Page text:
and haemoptysis which could be due to an infective exacerbation of COPD.
However, COPD would not account for his digital clubbing.

Infective Endocarditis – It is not always
pulmonary pathologies that present with cough, haemoptysis and tachypnoea.  Cardiac issues may also present in this way.
Infective endocarditis is an infection of the heart valves, typically from a
bacterial infection. Patients can present in a multitude of ways including with
fever, fatigue, sweating, weight loss, digital clubbing, rashes or heart
failure. Heart failure, especially left sided heart failure, can cause
pulmonary oedema which can give rise to shortness of breath, tachypnoea, cough,
haemoptysis and in severe cases a transudative pleural effusion. Infective endocarditis
with secondary heart failure and pulmonary oedema, could account for this 54
year old male’s presenting signs and symptoms.

Lung Cancer – Lung cancer is another
possible diagnosis in this male. Cancer is a condition caused by an uncontrolled division of abnormal
cells. With a history of tobacco use, this patient is at an increased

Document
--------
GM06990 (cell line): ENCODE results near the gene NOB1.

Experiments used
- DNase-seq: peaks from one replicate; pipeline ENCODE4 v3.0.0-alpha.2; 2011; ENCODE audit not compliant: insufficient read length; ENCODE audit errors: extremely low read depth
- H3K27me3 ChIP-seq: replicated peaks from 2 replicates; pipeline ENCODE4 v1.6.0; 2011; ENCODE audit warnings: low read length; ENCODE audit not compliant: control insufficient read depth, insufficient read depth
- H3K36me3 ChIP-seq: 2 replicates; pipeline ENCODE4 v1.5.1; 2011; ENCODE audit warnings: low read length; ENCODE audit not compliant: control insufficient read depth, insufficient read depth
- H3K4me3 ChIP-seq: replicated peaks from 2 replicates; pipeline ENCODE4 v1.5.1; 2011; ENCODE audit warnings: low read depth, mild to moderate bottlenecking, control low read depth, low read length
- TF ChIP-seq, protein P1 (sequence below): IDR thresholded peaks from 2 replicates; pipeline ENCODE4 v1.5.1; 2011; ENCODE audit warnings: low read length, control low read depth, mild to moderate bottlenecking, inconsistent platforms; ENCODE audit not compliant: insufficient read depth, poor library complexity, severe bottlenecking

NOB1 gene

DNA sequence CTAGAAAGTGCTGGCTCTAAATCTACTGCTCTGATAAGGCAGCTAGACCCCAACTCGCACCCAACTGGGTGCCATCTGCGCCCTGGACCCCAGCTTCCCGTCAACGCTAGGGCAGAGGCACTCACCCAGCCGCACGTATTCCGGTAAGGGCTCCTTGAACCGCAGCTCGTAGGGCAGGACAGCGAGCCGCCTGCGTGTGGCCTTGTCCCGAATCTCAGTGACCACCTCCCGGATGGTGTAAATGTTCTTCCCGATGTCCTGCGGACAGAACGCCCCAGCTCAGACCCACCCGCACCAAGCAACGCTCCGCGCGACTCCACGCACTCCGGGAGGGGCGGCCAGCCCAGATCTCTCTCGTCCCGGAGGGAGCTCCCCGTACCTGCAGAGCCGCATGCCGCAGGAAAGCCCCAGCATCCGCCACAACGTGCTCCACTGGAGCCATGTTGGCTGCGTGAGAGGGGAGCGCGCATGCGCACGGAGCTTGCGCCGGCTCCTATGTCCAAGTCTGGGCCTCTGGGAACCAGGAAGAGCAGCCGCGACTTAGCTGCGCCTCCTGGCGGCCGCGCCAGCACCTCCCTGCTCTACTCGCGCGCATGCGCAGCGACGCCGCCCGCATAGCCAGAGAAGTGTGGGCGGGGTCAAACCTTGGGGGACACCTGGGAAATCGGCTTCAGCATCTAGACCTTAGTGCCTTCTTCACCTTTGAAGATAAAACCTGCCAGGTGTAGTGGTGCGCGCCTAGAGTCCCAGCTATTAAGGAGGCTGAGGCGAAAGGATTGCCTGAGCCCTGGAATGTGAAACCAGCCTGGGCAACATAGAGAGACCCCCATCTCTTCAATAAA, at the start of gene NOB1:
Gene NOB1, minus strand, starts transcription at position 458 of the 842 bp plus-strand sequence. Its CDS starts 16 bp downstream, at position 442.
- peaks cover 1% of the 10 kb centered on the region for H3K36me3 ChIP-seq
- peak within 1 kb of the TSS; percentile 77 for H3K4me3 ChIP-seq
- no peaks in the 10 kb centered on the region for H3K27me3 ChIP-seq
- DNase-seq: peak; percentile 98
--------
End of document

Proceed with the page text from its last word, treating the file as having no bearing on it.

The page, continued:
risk of squamous cell carcinoma of the lung. Patients with lung cancer can
present in a variety of ways, his includes with cough, haemoptysis and weight
loss. On auscultation, there is usually reduced air entry on the affected side
but this may be bilateral if there is a secondary pleural effusion. Lung cancer
can be associated with digital clubbing, a sign detected in this male.



The patient is hypoxic. A normal PaO2
value is greater than 80mmHg.  This 54
year old male’s PaO2 is only 55 mmHg. In addition, his oxygen saturations are
low i.e. 88%. In normal, healthy individuals oxygen saturations are >94%.
However, it is important to note that certain patients with COPD may have
chronic hypoxia with carbon dioxide retention. In these patients, an oxygen
saturation of 88% – 92% is ideal.
The patient’s PaCO2 is 35mmHg. This value is low as the normal range
is between 38mmHg and 42mmHg. The patient’s respiratory rate is 28 and he is
using accessory muscles. This shows that this patient is hyperventilating to
maintain a normal oxygen level for cellular respiration. As a result, he is
blowing off excess CO2. There is a risk of alkalaemia so blood pH
levels should monitored closely to detect deterioration or pre-empt

From this patient’s ABG, he has a
diagnosis of type 1 respiratory failure i.e. low PaO2 and low




Full blood count – this test looks at the haematological profile of
the patient. Leukocytosis may indicate an infection in the body. Above 11,000
per microliter indicates a potential infection.

Urea &Electrolytes – this investigation looks at the patient’s
renal function and electrolyte levels. This test is necessary to obtain prior
to commencing medications e.g. antibiotics, as it gives a baseline.

Liver Function Tests – this investigation is important to obtain a